22 December 2009

Copenhagen ctd

Sounds like the fallout is that the developing world will get a couple seats at the table (Russia, China, India, Brazil) and the actual poorer countries (basically most of Africa and various island nations) will get the scraps. Since that has always been the most sensible way to address the policies needed, at least from the perspective of the countries who would be required to make significant changes, the mainly industrial and developed nations, I don't understand why they even bothered with this sort of tokenism that permitted large scale frustrations to be voiced so that the few wealthy and potentially wealthy nations of the world could get together in one place and come up with some tentative agreements of their own. I suppose you could argue that the backdrop of activists and a few angry dictatorships demanding bribe money was helpful to producing some consensus on the broader points. But if they persist, as I think they should, in making what amount to backroom deals amongst the poker table friends consortium of rich pals then it becomes increasingly unlikely that the ire and anger of protesters and poorer nations will be a present and visible motivation to accomplish things. And it will be increasingly necessary to make some accommodation regardless of whether there is an accompanying external motivator. So from a purely strategic view of negotiation, it was either a not very promising sign of future deals or a not wise use of external motivation to start out with it rather than to employ it to get past later and actual deal-brokering points.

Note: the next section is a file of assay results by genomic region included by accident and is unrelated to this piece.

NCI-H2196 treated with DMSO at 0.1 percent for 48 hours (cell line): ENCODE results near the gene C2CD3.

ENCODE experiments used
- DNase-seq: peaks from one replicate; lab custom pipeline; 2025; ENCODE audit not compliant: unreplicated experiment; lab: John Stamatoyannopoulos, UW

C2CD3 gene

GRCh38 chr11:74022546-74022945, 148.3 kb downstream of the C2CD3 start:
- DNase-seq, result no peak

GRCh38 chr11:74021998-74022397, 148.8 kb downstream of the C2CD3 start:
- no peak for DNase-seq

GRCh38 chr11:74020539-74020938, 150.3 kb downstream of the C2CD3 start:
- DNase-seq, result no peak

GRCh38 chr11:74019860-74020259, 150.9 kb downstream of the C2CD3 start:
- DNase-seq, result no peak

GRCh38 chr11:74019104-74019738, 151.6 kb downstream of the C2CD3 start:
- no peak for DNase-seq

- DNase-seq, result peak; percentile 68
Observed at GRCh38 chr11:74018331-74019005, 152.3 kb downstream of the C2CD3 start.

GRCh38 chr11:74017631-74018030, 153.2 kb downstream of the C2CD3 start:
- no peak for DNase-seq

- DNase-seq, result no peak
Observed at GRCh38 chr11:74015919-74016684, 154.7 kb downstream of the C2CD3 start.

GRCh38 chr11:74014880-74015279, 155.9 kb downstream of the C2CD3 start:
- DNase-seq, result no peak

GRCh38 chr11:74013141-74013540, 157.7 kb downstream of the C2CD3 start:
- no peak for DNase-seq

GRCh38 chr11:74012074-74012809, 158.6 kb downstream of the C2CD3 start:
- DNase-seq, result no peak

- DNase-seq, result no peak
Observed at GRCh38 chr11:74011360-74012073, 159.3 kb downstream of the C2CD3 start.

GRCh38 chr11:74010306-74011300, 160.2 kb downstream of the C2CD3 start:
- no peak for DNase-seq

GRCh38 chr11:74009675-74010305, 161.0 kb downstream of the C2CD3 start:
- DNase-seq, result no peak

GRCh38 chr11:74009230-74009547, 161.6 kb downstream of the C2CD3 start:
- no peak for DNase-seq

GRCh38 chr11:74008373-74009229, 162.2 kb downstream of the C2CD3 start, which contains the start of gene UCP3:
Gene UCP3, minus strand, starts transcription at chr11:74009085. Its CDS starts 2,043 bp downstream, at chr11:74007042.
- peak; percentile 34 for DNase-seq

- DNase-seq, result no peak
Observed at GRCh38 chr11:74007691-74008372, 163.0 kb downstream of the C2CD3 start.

I found Chavez's speech to be particularly funny, given that his entire economy only functions because it sells oil to richer nations. At least the Saudis know they're about to be screwed and are trying to get some money for it, which I disagree with having to do (they should have spent their oil money more prudently because no single resource dollar lasts forever on which to base an entire civilization), but at least is perfectly sensible cartel behavior. Chavez is sort of odd in that way though. He doesn't seem to mind being the dog that bites the hand in his rhetoric.
Post a Comment